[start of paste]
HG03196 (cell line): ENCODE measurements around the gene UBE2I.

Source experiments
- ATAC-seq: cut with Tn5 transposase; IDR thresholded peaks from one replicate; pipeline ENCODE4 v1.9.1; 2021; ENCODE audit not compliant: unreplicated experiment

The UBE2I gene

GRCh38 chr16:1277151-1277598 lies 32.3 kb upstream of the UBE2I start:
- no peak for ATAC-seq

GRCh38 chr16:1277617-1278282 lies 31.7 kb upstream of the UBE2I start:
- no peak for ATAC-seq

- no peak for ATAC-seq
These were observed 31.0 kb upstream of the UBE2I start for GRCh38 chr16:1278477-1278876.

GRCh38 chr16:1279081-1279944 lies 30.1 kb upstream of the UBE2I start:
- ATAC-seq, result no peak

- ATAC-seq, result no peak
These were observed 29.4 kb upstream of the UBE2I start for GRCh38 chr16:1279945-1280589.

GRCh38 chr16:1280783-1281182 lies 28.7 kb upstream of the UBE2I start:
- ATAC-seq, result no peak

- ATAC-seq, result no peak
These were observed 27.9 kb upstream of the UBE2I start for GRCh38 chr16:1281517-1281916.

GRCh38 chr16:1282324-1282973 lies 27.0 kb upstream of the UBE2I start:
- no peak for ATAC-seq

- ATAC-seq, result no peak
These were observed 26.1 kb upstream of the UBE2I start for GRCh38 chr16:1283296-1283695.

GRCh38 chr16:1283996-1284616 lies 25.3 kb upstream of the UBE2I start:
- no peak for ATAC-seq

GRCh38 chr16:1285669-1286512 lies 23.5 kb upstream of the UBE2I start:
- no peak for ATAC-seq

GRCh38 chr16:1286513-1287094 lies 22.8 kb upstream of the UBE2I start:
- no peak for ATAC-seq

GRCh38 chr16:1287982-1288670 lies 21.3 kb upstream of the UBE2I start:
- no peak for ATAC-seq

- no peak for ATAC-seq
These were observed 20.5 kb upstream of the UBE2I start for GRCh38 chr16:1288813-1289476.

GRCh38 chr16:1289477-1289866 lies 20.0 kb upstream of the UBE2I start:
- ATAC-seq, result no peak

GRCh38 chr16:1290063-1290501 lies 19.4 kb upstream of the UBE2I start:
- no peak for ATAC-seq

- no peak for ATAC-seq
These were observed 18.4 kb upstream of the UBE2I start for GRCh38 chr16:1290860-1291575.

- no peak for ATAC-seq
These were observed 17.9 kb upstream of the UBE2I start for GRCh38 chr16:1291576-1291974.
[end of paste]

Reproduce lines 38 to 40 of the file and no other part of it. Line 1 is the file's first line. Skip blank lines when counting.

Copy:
These were observed 18.4 kb upstream of the UBE2I start for GRCh38 chr16:1290860-1291575.

- no peak for ATAC-seq
These were observed 17.9 kb upstream of the UBE2I start for GRCh38 chr16:1291576-1291974.